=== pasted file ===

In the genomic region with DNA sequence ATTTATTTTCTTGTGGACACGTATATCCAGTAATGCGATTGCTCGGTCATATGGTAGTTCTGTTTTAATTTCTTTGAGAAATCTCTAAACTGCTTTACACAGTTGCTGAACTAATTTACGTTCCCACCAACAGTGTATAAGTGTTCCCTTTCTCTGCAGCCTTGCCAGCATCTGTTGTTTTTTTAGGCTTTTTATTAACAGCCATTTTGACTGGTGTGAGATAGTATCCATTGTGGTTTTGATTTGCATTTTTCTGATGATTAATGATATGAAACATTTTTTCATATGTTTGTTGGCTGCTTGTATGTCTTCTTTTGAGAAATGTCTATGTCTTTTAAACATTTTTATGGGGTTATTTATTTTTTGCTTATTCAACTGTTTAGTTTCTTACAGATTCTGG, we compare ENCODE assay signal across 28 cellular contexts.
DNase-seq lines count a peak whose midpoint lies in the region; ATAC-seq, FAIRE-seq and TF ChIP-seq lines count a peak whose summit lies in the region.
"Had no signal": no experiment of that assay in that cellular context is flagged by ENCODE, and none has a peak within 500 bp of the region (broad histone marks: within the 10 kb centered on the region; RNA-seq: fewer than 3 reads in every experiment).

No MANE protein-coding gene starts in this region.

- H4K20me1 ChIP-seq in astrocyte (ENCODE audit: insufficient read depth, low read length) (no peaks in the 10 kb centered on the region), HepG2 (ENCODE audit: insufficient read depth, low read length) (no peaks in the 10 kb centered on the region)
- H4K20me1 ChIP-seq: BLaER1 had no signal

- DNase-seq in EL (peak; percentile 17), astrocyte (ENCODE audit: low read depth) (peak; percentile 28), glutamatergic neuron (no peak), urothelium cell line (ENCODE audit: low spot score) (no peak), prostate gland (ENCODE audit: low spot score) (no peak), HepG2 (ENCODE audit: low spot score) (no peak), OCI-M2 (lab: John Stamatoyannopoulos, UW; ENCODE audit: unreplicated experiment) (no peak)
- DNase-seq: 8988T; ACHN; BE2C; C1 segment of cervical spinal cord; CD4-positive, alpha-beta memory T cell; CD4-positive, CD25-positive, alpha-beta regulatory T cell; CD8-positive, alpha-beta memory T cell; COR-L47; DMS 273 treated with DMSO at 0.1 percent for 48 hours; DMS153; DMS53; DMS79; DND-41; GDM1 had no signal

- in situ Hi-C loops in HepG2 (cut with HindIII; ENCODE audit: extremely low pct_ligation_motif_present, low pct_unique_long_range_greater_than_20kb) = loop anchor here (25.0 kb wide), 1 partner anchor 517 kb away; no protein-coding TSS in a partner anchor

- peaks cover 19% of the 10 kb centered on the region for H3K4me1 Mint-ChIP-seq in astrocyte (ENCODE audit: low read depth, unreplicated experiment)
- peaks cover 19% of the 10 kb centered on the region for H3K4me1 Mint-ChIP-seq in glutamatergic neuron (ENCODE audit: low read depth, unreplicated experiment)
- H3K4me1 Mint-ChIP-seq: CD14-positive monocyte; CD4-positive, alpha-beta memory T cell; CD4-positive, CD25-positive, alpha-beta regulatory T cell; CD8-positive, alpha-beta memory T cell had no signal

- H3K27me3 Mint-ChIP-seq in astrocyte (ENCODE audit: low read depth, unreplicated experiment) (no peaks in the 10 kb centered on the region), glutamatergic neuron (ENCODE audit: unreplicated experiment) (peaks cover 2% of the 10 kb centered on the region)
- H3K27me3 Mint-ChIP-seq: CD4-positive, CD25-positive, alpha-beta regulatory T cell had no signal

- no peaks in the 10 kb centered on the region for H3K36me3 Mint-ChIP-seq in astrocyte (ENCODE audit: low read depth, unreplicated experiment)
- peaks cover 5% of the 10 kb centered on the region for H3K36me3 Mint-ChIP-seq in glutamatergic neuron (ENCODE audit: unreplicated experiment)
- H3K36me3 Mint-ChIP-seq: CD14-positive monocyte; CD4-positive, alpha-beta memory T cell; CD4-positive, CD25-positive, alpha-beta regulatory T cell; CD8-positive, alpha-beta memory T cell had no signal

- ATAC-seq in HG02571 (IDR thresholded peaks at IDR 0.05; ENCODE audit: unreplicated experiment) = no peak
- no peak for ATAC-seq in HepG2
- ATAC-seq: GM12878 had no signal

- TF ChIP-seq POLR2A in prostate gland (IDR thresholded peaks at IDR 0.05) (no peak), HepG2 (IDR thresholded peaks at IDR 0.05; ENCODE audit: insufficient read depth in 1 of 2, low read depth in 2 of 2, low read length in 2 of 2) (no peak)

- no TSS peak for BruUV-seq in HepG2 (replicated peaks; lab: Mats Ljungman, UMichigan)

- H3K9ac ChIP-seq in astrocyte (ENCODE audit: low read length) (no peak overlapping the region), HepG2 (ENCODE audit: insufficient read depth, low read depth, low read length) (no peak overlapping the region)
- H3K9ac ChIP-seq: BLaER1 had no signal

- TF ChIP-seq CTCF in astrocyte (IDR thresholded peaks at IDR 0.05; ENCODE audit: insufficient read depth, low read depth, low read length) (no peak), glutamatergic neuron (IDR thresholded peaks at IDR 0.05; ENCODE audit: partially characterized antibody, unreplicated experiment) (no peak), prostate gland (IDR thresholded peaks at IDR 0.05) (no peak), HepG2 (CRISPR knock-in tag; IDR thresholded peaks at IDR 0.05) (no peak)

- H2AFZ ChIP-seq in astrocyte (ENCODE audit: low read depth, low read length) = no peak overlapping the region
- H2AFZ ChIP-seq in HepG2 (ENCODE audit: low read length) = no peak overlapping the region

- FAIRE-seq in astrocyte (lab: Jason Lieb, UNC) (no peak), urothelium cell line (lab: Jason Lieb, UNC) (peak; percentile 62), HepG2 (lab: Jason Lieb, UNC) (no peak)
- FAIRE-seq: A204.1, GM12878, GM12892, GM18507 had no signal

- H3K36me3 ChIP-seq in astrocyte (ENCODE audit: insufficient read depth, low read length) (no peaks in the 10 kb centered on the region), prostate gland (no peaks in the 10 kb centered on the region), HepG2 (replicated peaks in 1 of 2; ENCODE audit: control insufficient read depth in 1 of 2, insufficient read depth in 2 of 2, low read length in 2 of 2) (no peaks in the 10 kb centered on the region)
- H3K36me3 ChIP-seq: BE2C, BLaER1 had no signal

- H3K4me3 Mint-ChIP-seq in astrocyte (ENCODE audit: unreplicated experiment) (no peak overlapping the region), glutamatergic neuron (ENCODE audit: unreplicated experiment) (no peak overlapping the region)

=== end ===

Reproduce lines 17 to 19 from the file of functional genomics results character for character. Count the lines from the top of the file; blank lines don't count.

- H3K36me3 Mint-ChIP-seq: CD14-positive monocyte; CD4-positive, alpha-beta memory T cell; CD4-positive, CD25-positive, alpha-beta regulatory T cell; CD8-positive, alpha-beta memory T cell had no signal

- ATAC-seq in HG02571 (IDR thresholded peaks at IDR 0.05; ENCODE audit: unreplicated experiment) = no peak
- no peak for ATAC-seq in HepG2